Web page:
20 SES 10 A, Bringing You Inspiring Practice For Inclusive Education: Teaching diverse learners in (school)subjects / TdiverS (Part 2)
Symposium continued from 20 SES 09
Introduction and general description
The defined right and the encompassing mandate laid out by the UN Convention on the rights of persons with disabilities (UNICEF, 2011), means that all schools and education systems in Europe face the challenge to develop an inclusive culture, inclusive structures, and inclusive practices (Booth & Ainscow, 2002). There are huge differences both in the extent and quality of inclusion amongst European countries. Promoting the cooperation of countries with long-lasting experiences and traditions in inclusive schooling and countries with lower levels of experience was one of the main objectives of the TdiverS project.
The project was developed in a cooperation between six participating countries: Germany, Iceland, Lithuania, Luxembourg, Spain and Sweden. The focus was on the diversity of learners, based on a three-pillar model of diversity:
Pillar 1: Diversity in theory and practice. Partners include university-departments and staff, students in teaching education programs, teachers and principals from schools with different approaches to inclusive education, representatives from school administration, NGOs or ministries.
Pillar 2: Strengthen the awareness for diversity of frameworks, conditions and determining factors of teaching school subjects in the different countries.
Pillar 3: Diversity from an interdisciplinary perspective, represented by different school-subjects in special-, primary- and secondary education, as well as special pedagogical concepts.
The purpose of the research and the project was to collect information on subject teaching in inclusive classrooms. The three main elements that drive this research are:
- The nexus of theory and practice. The intension is to provide theoretically-guided reflections of good practices of inclusion in subject teaching. The purpose is to collect experiences in teaching and instruction of school subjects in inclusive classrooms and to enable teachers and others working in or related to education to engage in a dialogue and contribute to overcome the gap between theory and practice.
- To gain new perspectives by sharing research findings and concrete experiences of inclusive education school-subjects and teacher education reforms related to inclusive education in different countries.
- The aim is to establish common concepts for training teachers in inclusive education as well as knowledge regarding specific subjects and to prepare a teacher-education material.
Four core values relating to teaching and learning have been identified as the basis for the work of all teachers in inclusive education (European Agency for Special Education and Inclusion 2012). We choose to emphasize the following two values:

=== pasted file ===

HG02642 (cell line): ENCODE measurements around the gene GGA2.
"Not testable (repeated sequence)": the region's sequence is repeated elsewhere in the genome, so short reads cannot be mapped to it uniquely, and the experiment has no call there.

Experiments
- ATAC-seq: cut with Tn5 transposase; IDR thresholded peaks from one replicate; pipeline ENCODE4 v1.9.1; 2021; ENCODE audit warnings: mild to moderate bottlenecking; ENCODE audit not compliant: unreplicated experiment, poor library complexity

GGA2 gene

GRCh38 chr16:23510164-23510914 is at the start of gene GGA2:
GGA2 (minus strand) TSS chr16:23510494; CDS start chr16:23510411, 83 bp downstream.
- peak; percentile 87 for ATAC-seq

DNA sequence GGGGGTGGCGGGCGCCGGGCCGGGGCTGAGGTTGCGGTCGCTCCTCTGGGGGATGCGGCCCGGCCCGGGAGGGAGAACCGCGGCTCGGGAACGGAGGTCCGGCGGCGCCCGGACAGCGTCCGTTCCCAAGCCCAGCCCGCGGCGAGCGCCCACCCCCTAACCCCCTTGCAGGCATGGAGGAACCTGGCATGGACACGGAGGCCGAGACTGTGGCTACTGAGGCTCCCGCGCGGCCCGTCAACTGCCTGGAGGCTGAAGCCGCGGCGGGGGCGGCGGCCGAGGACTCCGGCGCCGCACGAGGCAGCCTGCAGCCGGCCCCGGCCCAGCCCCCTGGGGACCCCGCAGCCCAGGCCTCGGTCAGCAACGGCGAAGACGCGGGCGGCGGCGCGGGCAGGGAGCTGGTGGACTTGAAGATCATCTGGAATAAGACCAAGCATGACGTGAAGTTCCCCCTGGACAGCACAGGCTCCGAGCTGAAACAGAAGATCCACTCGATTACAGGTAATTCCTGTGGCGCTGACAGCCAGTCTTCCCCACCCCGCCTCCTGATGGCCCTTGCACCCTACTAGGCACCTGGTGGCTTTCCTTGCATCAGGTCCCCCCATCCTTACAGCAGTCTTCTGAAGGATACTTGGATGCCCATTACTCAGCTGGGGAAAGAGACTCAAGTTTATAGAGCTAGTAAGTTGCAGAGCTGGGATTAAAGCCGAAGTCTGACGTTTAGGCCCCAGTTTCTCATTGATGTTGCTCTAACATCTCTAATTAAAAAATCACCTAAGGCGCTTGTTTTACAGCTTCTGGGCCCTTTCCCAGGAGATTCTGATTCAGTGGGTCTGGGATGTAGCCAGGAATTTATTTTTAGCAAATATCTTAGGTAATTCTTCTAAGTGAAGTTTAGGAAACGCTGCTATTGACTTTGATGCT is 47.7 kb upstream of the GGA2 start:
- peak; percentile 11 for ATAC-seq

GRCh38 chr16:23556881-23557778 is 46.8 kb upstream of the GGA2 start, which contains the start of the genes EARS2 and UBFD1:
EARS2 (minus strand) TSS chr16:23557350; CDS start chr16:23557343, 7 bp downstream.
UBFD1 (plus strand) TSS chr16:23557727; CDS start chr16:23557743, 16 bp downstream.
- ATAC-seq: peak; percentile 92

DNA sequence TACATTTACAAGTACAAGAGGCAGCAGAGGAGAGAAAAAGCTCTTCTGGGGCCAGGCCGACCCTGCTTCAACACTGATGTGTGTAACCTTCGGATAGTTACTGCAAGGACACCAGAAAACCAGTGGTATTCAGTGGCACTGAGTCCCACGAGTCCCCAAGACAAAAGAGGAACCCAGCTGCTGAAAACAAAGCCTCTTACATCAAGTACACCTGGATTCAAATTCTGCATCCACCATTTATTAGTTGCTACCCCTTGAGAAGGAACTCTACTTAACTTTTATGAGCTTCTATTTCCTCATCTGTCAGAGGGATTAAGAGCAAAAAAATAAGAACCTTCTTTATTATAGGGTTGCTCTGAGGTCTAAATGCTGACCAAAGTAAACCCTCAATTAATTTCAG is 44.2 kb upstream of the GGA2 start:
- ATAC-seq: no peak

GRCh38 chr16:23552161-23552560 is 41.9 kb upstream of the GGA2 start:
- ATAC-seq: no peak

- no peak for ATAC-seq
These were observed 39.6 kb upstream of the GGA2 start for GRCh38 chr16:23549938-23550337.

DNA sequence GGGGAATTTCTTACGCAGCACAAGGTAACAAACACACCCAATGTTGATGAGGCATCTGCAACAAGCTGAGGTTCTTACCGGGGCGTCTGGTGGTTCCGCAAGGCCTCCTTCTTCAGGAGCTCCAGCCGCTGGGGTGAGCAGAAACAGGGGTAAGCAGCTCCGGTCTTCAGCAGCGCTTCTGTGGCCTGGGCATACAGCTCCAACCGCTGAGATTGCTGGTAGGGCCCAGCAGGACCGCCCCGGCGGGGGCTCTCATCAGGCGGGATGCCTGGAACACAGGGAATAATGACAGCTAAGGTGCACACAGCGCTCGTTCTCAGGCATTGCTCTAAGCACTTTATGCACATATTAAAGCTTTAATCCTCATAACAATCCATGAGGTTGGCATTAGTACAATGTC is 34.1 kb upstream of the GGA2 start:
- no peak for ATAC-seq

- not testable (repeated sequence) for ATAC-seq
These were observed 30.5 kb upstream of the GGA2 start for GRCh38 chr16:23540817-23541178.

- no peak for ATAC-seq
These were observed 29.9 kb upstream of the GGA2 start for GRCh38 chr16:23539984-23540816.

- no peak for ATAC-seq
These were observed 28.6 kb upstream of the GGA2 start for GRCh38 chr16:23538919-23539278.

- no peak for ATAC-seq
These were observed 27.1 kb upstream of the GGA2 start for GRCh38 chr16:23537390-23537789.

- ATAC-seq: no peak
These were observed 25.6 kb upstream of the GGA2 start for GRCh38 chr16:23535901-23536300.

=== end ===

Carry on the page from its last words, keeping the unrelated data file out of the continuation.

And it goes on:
a. Valuing learner diversity – learner difference is considered as a resource and an asset to education
b. Supporting all learners – teachers have high expectations for all learners’ achievements.
Thus, in this research, the goal is to extend and deepen collaboration to continue to learn from others how the implementation of teacher education for inclusion can best be achieved. The focus of the cross-national research is effective teaching approaches in heterogeneous classrooms in different school-subjects. This was a three year research project and data was collected with practioner researchers through field observation and videotabing.
Booth, T., & Ainscow, M. (2002). Index for inclusion: Developing learning and participation in schools. Bristol, England: Centre for Studies on Inclusive Education. European Agency for Development in Special Needs Education (2012) Profile of Inclusive Teachers, Odense, Denmark: European Agency for Development in Special Needs Education. UNICEF (2011). The right of children with disabilities to education: A rights-based approach to inclusive education in the CEECIS region. Pp. 1-24. Geneva: UNICEF regional office for CEECIS.
00. Central Events (Keynotes, EERA-Panel, EERJ Round Table, Invited Sessions)
Network 1. Continuing Professional Development: Learning for Individuals, Leaders, and Organisations
Network 2. Vocational Education and Training (VETNET)
Network 3. Curriculum Innovation
Network 4. Inclusive Education
Network 5. Children and Youth at Risk and Urban Education
Network 6. Open Learning: Media, Environments and Cultures
Network 7. Social Justice and Intercultural Education
Network 8. Research on Health Education
Network 9. Assessment, Evaluation, Testing and Measurement
Network 10. Teacher Education Research
Network 11. Educational Effectiveness and Quality Assurance
Network 12. LISnet - Library and Information Science Network
Network 13. Philosophy of Education
Network 14. Communities, Families and Schooling in Educational Research
Network 15. Research Partnerships in Education
Network 16. ICT in Education and Training
Network 17. Histories of Education
Network 18. Research in Sport Pedagogy
Network 19. Ethnography
Network 20. Research in Innovative Intercultural Learning Environments
Network 22. Research in Higher Education
Network 23. Policy Studies and Politics of Education
Network 24. Mathematics Education Research
Network 25. Research on Children's Rights in Education
Network 26. Educational Leadership
Network 27. Didactics – Learning and Teaching
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